If you’ve been keeping up with my last few posts, you’ll know that I’ve been working on revising a book entitled Grotesque.  This book has been with me since 2012.  It has come so far since its first draft, but it’s not quite ready to be sent out to editors.  Why?  Because, as my agent, her interns, and I discussed, the book was hovering in an uncomfortable space between two genres.  It had adult themes and characters, but still read like a Young Adult novel.  In order to revise it, I had to take a step back and ask why the narrative voice wasn’t working, why it still sounded like it was aimed at teenagers.

Through extensive discussions with my husband, my best friends, and my siblings, I discovered that I was never going to be able to revise the current draft of the book to read more “adult.”  Why?  Because the content, structure, and plot of the novel were always going to be too YA.  No amount of aging up the narrative voice was going to change that.  At best I could have ended up with a YA novel that read with an incongruously adult voice.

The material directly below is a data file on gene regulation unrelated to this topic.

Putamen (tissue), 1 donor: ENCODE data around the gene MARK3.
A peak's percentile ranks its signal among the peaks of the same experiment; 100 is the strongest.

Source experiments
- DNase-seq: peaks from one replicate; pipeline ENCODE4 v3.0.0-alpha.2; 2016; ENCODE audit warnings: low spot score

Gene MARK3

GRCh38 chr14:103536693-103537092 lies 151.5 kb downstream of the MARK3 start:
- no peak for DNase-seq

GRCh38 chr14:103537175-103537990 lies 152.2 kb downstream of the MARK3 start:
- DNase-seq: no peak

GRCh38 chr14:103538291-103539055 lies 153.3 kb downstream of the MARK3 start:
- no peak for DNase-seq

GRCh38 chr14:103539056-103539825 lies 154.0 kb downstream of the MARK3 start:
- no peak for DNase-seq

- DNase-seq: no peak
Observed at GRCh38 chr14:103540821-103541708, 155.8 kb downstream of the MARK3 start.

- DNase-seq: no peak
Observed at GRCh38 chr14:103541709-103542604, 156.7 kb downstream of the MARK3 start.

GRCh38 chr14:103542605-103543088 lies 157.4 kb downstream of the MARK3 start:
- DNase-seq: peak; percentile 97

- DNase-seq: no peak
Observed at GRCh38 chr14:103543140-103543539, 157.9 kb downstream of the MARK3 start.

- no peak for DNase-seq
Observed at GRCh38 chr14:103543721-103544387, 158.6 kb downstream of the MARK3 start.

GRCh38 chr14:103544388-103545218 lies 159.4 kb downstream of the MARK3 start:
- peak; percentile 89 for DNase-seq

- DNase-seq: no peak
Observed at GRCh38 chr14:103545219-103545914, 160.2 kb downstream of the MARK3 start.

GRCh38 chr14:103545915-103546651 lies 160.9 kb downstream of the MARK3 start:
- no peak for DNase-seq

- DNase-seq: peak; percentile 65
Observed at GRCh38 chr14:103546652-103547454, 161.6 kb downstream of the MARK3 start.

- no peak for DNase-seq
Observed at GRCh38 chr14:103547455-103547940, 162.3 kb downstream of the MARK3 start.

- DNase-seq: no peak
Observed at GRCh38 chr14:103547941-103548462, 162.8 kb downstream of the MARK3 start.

This is how I decided to address the problem:  I gutted the book.  Took out the YA content and upped the ante.  I’m expanding the world, going into more details with regards to history and characters, raising the stakes.  And it’s working, though I’m only a few pages into the new draft.  My purpose for writing this post was to offer a quick, easy glimpse at the difference between a YA novel and a plain ol’ adult novel.  Here’s a handy Venn diagram:

Venn Diagram